In a second-degree murder charge, “Malice is implied when an unlawful killing results from a willful act, the natural and probable consequences of which are dangerous to human life, performed with conscious disregard for that danger.” (People v. Elmore (2014) 59 Cal.4th 121, 133.) In contrast, manslaughter is “the unlawful killing of a human being without malice.” (§ 192, subd. (b).) Vehicular manslaughter is a specific type of manslaughter, involving “driving a vehicle in the commission of an unlawful act, not amounting to a felony [and with/without] gross negligence; or driving a vehicle in the commission of a lawful act which might produce death, in an unlawful manner, [and with/without] gross negligence.” (§ 192, subd. (c).) Gross vehicular manslaughter while intoxicated is “the unlawful killing of a human being without malice . . . in the driving of a vehicle, where the driving was in violation of [DUI laws], and the killing was either the proximate result of the commission of an unlawful act, not amounting to a felony, and with gross negligence, or the proximate result of the commission of a lawful act that might produce death, in an unlawful manner, and with gross negligence.” (§ 191.5, subd. (a).) Vehicular manslaughter while intoxicated is the same act, without gross negligence. (§ 191.5, subd. (b).)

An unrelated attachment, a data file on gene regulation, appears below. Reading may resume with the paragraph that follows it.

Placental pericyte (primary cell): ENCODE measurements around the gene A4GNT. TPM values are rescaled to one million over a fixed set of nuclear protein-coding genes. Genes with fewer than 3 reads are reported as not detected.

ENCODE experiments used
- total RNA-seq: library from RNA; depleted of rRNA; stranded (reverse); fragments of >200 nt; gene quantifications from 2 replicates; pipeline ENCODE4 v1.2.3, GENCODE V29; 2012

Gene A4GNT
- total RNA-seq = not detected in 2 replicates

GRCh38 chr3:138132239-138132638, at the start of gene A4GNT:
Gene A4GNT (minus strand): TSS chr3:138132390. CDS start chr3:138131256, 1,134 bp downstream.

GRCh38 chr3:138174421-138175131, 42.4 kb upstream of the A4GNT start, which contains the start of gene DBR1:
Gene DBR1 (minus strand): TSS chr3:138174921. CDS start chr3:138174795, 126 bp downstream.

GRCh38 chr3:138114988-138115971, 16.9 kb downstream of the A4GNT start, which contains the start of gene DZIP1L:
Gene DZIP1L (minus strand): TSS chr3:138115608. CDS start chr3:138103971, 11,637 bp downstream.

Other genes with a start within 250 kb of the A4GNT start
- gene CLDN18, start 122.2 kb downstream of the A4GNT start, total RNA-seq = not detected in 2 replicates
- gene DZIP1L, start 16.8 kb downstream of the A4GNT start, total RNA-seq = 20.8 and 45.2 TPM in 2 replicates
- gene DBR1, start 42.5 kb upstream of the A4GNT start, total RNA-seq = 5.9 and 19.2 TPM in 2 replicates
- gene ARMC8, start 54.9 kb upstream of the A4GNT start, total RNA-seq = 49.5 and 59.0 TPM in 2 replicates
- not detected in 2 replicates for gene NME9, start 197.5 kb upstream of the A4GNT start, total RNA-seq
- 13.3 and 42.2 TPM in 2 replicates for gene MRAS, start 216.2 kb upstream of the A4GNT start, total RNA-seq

Numerous courts have rejected the argument raised by appellant here, that vehicular manslaughter, vehicular manslaughter while intoxicated, and gross vehicular manslaughter while intoxicated are lesser included offenses to second degree murder. In People v. Sanchez (2001) 24 Cal.4th 983, 990, overruled on another point in People v. Reed (2006) 38 Cal.4th 1224, 1228-1229, the Supreme Court considered whether “the settled practice of treating manslaughter as an offense necessarily included within murder should be extended” to vehicular manslaughter crimes. The defendant was convicted of murder and gross vehicular manslaughter while intoxicated; he argued that the vehicular manslaughter charge was necessarily included within the murder charge, and he could not be convicted of both. (Id. at p. 990.) Comparing the elements of the charges, the Supreme Court found that the “statutory elements of murder do not include all the elements of the lesser offense. Gross vehicular manslaughter while intoxicated requires proof of elements that need not be proved when the charge is murder, namely, use of a vehicle and intoxication.” (Id. at p. 989.) Since a second-degree (implied malice) murder conviction does not necessarily require proof of either of those two elements, the court concluded that the lesser crime was not necessarily included within the greater. (Id. at pp. 992-993; see also People v. Wolfe (2018) 20 Cal.App.5th 673, 685–686 [no error in trial court’s refusal to instruct on involuntary and/or gross vehicular manslaughter as neither was a lesser included offense and prosecution had not agreed to instructions on lesser related offenses].)